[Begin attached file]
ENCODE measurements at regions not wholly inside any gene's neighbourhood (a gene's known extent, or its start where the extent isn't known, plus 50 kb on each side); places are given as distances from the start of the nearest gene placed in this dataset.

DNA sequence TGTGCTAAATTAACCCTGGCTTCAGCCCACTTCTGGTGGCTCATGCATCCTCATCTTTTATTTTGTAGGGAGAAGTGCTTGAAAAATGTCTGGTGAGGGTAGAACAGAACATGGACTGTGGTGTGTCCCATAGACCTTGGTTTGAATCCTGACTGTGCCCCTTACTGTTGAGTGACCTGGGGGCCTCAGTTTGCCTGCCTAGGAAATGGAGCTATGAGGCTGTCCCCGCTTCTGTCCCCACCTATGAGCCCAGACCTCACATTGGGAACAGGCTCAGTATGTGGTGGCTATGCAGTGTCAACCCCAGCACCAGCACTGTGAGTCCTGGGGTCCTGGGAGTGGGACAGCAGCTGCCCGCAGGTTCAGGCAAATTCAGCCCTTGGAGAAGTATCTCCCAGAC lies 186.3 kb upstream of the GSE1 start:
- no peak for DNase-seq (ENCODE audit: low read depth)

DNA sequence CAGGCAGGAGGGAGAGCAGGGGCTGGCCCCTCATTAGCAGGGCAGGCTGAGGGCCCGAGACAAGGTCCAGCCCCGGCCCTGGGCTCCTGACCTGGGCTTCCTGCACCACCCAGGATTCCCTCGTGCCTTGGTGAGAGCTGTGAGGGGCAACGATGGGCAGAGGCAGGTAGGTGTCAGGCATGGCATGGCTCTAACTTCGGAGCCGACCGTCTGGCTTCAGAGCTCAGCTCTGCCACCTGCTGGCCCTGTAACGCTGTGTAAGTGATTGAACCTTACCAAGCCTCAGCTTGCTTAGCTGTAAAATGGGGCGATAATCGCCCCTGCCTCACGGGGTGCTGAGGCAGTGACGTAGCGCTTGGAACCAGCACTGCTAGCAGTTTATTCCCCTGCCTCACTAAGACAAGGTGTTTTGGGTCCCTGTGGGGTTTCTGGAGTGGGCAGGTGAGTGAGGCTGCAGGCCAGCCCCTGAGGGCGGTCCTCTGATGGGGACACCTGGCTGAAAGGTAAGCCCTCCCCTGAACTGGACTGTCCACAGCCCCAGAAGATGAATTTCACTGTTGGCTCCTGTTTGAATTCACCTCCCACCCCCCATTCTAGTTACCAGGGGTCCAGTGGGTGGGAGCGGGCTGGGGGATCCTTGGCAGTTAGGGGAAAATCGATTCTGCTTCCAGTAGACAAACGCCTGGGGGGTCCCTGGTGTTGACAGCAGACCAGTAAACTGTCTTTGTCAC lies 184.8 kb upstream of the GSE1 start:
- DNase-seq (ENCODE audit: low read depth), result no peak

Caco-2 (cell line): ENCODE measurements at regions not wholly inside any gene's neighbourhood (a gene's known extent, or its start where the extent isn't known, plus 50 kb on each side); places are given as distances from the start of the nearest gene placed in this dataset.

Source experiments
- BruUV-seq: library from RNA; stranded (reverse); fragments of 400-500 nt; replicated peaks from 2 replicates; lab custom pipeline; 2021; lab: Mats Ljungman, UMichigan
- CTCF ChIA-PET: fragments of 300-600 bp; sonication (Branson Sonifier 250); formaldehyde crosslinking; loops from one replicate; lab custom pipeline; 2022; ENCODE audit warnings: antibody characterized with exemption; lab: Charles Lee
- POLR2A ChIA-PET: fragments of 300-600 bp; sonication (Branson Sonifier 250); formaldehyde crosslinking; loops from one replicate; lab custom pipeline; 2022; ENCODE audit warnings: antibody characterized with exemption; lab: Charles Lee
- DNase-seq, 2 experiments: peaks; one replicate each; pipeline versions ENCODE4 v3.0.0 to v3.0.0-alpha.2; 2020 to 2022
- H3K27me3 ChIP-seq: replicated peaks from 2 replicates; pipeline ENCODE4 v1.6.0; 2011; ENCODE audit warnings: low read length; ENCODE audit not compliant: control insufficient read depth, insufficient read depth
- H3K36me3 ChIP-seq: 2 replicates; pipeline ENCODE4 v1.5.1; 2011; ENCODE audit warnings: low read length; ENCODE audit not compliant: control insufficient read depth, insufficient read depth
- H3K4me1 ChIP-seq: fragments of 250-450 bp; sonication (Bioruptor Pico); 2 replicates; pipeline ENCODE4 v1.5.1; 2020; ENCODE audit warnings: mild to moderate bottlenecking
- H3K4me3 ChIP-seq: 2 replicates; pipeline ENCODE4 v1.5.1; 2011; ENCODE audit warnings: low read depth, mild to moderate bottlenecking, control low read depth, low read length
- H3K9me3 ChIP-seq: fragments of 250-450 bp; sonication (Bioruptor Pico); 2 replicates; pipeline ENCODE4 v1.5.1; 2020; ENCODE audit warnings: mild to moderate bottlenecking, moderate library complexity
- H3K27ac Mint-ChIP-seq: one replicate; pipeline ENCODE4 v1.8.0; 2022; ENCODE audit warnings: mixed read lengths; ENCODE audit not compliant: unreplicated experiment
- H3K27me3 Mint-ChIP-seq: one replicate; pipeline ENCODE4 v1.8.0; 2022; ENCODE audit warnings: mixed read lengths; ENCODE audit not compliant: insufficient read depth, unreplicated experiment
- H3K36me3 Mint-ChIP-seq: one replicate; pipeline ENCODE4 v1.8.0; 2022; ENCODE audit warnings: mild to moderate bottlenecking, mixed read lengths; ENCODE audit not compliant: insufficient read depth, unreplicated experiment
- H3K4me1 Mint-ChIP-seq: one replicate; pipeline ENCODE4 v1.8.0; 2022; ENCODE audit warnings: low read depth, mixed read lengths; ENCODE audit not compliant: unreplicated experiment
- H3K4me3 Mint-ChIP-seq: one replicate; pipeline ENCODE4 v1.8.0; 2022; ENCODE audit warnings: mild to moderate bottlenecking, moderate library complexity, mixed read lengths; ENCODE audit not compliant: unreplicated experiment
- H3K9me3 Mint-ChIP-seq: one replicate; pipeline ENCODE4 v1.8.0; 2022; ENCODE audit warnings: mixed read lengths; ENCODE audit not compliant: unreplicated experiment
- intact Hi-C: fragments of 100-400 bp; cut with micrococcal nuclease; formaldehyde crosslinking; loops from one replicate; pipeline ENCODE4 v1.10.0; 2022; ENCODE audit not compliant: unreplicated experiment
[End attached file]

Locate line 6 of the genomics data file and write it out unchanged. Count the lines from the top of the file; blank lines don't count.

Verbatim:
Caco-2 (cell line): ENCODE measurements at regions not wholly inside any gene's neighbourhood (a gene's known extent, or its start where the extent isn't known, plus 50 kb on each side); places are given as distances from the start of the nearest gene placed in this dataset.